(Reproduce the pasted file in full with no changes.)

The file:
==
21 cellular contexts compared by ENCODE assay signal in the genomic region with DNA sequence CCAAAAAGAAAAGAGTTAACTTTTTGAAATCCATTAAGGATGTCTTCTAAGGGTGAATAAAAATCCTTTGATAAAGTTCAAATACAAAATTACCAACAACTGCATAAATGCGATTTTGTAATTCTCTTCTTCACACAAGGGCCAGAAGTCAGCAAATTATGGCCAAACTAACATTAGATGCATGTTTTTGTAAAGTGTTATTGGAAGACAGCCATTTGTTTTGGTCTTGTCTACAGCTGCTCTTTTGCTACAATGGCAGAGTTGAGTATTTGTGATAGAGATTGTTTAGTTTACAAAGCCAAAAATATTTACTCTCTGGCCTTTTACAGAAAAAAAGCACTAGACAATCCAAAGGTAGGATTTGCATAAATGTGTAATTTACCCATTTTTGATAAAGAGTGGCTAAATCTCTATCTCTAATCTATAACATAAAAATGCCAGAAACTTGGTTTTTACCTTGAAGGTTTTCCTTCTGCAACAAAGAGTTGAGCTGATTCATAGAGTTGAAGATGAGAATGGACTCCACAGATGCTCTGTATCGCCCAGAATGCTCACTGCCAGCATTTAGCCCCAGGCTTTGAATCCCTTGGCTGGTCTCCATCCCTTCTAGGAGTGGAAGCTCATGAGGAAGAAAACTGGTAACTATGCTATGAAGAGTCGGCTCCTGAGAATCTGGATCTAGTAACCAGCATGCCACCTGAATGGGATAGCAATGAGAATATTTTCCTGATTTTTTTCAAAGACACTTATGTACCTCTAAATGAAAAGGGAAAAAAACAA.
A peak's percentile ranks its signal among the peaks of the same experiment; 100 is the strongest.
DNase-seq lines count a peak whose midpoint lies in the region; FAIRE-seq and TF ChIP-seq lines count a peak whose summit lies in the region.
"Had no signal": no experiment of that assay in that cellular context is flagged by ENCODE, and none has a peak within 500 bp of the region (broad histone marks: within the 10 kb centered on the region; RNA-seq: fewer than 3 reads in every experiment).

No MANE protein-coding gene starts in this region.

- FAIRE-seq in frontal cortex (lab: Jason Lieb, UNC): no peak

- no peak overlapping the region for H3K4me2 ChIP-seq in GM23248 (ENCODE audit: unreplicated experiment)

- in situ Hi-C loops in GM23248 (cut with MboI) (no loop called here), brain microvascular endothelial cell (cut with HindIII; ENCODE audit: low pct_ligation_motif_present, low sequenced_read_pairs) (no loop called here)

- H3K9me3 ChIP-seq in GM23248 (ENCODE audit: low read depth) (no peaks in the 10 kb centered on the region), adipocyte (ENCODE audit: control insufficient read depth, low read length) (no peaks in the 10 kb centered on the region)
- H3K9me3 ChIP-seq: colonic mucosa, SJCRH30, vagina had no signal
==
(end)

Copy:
21 cellular contexts compared by ENCODE assay signal in the genomic region with DNA sequence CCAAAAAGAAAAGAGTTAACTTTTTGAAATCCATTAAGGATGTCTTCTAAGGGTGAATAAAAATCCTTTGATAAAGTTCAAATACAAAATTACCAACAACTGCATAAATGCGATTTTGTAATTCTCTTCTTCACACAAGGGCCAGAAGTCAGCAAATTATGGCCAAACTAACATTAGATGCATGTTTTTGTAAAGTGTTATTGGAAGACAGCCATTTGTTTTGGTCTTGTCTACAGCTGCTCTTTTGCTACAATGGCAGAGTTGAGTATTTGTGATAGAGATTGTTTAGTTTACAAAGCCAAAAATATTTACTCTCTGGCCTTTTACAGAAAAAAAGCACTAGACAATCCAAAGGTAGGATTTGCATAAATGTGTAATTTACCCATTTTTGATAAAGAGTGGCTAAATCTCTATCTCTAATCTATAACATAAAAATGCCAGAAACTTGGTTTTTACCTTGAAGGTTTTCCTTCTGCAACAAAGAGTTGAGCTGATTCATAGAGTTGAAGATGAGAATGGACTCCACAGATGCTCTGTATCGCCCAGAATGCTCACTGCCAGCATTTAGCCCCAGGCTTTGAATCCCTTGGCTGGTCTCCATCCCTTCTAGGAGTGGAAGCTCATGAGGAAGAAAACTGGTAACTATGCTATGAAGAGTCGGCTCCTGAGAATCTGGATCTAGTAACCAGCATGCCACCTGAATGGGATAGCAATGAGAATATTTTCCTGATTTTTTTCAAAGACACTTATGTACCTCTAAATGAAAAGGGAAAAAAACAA.
A peak's percentile ranks its signal among the peaks of the same experiment; 100 is the strongest.
DNase-seq lines count a peak whose midpoint lies in the region; FAIRE-seq and TF ChIP-seq lines count a peak whose summit lies in the region.
"Had no signal": no experiment of that assay in that cellular context is flagged by ENCODE, and none has a peak within 500 bp of the region (broad histone marks: within the 10 kb centered on the region; RNA-seq: fewer than 3 reads in every experiment).

No MANE protein-coding gene starts in this region.

- FAIRE-seq in frontal cortex (lab: Jason Lieb, UNC): no peak

- no peak overlapping the region for H3K4me2 ChIP-seq in GM23248 (ENCODE audit: unreplicated experiment)

- in situ Hi-C loops in GM23248 (cut with MboI) (no loop called here), brain microvascular endothelial cell (cut with HindIII; ENCODE audit: low pct_ligation_motif_present, low sequenced_read_pairs) (no loop called here)

- H3K9me3 ChIP-seq in GM23248 (ENCODE audit: low read depth) (no peaks in the 10 kb centered on the region), adipocyte (ENCODE audit: control insufficient read depth, low read length) (no peaks in the 10 kb centered on the region)
- H3K9me3 ChIP-seq: colonic mucosa, SJCRH30, vagina had no signal